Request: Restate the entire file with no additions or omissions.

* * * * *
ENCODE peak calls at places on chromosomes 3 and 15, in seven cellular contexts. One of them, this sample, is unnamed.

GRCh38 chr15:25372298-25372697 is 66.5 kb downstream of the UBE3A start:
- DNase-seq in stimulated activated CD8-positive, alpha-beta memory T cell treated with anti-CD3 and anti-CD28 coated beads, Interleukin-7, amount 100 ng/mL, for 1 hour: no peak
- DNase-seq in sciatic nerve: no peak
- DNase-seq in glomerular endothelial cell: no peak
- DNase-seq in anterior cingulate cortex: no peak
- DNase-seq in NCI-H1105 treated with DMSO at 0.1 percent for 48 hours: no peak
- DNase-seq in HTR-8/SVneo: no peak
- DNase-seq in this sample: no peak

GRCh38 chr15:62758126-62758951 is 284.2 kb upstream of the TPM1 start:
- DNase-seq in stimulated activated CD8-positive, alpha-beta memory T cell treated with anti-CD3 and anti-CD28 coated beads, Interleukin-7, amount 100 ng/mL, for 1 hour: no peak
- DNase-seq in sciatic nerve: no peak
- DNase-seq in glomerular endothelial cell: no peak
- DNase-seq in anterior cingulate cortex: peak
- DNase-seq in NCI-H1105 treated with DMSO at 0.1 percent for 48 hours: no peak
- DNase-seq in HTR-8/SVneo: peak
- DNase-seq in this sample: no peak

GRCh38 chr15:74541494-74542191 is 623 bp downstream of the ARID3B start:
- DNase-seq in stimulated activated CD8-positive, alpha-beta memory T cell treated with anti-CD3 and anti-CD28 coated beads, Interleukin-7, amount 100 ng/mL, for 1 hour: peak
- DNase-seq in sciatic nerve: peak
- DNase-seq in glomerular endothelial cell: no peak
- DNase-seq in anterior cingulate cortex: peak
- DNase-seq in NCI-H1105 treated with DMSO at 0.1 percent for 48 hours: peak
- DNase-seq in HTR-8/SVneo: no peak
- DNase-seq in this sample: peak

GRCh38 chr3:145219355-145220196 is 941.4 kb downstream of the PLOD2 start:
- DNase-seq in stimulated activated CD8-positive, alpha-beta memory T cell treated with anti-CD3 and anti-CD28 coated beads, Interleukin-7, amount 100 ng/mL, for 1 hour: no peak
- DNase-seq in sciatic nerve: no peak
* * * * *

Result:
ENCODE peak calls at places on chromosomes 3 and 15, in seven cellular contexts. One of them, this sample, is unnamed.

GRCh38 chr15:25372298-25372697 is 66.5 kb downstream of the UBE3A start:
- DNase-seq in stimulated activated CD8-positive, alpha-beta memory T cell treated with anti-CD3 and anti-CD28 coated beads, Interleukin-7, amount 100 ng/mL, for 1 hour: no peak
- DNase-seq in sciatic nerve: no peak
- DNase-seq in glomerular endothelial cell: no peak
- DNase-seq in anterior cingulate cortex: no peak
- DNase-seq in NCI-H1105 treated with DMSO at 0.1 percent for 48 hours: no peak
- DNase-seq in HTR-8/SVneo: no peak
- DNase-seq in this sample: no peak

GRCh38 chr15:62758126-62758951 is 284.2 kb upstream of the TPM1 start:
- DNase-seq in stimulated activated CD8-positive, alpha-beta memory T cell treated with anti-CD3 and anti-CD28 coated beads, Interleukin-7, amount 100 ng/mL, for 1 hour: no peak
- DNase-seq in sciatic nerve: no peak
- DNase-seq in glomerular endothelial cell: no peak
- DNase-seq in anterior cingulate cortex: peak
- DNase-seq in NCI-H1105 treated with DMSO at 0.1 percent for 48 hours: no peak
- DNase-seq in HTR-8/SVneo: peak
- DNase-seq in this sample: no peak

GRCh38 chr15:74541494-74542191 is 623 bp downstream of the ARID3B start:
- DNase-seq in stimulated activated CD8-positive, alpha-beta memory T cell treated with anti-CD3 and anti-CD28 coated beads, Interleukin-7, amount 100 ng/mL, for 1 hour: peak
- DNase-seq in sciatic nerve: peak
- DNase-seq in glomerular endothelial cell: no peak
- DNase-seq in anterior cingulate cortex: peak
- DNase-seq in NCI-H1105 treated with DMSO at 0.1 percent for 48 hours: peak
- DNase-seq in HTR-8/SVneo: no peak
- DNase-seq in this sample: peak

GRCh38 chr3:145219355-145220196 is 941.4 kb downstream of the PLOD2 start:
- DNase-seq in stimulated activated CD8-positive, alpha-beta memory T cell treated with anti-CD3 and anti-CD28 coated beads, Interleukin-7, amount 100 ng/mL, for 1 hour: no peak
- DNase-seq in sciatic nerve: no peak